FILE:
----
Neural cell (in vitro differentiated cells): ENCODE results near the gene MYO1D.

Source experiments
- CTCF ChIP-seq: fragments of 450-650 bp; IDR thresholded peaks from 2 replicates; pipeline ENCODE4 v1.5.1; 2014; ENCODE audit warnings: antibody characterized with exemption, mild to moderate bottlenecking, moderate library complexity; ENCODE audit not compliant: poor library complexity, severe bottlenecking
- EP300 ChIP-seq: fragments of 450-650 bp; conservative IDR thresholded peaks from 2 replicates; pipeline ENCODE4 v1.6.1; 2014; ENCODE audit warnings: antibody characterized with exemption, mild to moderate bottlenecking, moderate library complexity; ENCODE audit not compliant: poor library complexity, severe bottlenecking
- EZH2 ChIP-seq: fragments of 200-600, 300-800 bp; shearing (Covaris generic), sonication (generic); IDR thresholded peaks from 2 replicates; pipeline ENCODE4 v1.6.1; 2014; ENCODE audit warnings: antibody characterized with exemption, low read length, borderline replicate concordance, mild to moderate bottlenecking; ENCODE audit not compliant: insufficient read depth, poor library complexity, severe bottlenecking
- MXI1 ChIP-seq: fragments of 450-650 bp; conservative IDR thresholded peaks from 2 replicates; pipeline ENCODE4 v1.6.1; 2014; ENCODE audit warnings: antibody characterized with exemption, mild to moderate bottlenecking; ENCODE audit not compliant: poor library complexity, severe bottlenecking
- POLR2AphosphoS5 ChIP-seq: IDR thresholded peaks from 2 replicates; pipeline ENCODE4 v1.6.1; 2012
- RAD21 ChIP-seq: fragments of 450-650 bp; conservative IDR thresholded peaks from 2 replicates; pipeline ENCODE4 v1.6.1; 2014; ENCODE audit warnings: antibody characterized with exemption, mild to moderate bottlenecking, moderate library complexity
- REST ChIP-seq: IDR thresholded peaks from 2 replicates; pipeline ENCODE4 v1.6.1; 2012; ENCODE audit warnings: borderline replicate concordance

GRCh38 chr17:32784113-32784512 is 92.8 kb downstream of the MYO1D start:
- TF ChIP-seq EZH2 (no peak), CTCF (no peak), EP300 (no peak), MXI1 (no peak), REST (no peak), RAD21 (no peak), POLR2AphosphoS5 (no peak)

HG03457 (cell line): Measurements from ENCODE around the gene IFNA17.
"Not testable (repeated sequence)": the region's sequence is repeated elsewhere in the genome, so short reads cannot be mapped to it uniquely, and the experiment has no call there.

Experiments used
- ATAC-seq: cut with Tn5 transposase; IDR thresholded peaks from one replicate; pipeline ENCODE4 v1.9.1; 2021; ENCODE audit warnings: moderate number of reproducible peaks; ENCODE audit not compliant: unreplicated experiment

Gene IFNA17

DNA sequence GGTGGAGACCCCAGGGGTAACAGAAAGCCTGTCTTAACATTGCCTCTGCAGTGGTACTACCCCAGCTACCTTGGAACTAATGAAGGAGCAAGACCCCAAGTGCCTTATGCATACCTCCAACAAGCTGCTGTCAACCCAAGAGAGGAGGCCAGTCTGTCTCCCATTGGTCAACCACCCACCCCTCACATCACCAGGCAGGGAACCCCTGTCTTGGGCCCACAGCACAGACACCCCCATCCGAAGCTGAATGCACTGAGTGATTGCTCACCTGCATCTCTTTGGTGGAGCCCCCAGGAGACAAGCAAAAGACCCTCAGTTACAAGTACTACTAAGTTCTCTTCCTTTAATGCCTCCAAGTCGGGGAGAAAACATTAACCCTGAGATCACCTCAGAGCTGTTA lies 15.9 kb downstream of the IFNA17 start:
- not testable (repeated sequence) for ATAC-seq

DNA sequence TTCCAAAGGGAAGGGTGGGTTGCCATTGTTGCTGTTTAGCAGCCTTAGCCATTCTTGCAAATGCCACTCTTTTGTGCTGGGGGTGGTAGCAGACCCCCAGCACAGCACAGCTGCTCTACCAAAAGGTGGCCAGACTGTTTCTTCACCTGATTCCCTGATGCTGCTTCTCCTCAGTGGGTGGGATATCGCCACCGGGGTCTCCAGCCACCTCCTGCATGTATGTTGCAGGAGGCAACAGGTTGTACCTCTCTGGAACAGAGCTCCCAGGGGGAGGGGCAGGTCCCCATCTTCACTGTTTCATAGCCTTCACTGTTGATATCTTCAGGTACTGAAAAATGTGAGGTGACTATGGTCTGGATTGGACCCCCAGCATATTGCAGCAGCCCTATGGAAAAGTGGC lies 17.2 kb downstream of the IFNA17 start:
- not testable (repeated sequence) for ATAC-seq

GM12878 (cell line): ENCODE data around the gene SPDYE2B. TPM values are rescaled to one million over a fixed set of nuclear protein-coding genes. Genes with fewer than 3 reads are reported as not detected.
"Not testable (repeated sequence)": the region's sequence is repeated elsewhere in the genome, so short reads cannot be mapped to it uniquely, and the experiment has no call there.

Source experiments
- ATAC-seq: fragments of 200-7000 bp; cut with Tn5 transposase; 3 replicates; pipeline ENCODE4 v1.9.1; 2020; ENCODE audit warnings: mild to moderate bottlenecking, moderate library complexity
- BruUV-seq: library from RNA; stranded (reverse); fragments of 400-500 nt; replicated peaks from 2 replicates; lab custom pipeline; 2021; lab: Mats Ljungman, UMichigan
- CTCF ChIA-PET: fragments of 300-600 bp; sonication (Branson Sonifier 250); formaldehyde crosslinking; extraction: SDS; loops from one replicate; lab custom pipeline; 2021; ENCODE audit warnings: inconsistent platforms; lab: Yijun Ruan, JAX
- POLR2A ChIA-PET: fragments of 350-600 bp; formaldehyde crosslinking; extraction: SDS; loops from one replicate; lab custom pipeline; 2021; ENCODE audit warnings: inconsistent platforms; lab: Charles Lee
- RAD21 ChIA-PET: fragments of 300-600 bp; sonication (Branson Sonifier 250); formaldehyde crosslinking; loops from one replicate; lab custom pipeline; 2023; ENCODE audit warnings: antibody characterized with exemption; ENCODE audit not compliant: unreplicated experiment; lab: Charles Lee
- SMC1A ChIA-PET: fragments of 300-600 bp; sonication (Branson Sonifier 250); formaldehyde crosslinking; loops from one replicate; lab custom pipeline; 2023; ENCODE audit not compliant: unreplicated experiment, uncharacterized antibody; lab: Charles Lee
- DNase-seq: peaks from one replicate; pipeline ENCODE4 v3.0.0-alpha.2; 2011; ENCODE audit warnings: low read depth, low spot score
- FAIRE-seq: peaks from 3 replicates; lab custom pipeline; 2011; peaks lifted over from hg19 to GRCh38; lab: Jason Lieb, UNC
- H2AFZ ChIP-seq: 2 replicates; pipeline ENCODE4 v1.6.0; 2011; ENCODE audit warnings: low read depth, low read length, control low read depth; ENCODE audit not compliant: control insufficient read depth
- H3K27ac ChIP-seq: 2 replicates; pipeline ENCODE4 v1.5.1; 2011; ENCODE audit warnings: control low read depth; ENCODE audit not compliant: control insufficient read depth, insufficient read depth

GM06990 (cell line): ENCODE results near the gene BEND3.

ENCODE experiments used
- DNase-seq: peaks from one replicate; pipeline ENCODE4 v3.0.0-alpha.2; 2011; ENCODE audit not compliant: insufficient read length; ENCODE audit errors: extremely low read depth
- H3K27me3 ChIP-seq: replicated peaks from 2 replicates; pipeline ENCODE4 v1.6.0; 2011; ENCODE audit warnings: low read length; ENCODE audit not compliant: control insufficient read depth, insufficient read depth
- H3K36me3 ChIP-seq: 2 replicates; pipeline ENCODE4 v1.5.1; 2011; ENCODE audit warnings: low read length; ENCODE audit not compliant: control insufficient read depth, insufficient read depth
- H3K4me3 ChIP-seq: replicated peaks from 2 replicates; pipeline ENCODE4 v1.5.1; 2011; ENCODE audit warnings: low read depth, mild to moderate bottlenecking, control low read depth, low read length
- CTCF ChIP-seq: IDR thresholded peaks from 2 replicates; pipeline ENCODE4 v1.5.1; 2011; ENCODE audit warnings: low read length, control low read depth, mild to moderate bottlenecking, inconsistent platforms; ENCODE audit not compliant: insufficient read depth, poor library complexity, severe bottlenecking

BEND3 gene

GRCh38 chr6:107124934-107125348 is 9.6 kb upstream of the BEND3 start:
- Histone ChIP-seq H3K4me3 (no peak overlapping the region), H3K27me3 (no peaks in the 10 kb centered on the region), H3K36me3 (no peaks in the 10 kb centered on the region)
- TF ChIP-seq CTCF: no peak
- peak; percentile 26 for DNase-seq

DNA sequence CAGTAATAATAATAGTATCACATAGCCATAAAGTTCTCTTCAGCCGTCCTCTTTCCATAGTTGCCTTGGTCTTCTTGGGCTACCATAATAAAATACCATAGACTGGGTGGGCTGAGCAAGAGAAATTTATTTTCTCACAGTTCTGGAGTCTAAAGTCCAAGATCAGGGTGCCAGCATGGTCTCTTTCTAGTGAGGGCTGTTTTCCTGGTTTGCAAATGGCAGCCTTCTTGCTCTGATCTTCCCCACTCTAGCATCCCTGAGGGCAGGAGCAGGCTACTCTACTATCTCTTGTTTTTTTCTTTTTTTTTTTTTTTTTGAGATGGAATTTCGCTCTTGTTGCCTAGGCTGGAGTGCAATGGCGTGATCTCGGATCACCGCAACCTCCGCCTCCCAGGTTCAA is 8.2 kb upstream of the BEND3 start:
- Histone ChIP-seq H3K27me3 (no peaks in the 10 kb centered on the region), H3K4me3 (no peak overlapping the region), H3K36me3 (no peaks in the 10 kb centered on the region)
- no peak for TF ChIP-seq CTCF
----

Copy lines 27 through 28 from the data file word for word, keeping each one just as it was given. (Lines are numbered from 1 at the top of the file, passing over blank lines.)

- POLR2A ChIA-PET: fragments of 350-600 bp; formaldehyde crosslinking; extraction: SDS; loops from one replicate; lab custom pipeline; 2021; ENCODE audit warnings: inconsistent platforms; lab: Charles Lee
- RAD21 ChIA-PET: fragments of 300-600 bp; sonication (Branson Sonifier 250); formaldehyde crosslinking; loops from one replicate; lab custom pipeline; 2023; ENCODE audit warnings: antibody characterized with exemption; ENCODE audit not compliant: unreplicated experiment; lab: Charles Lee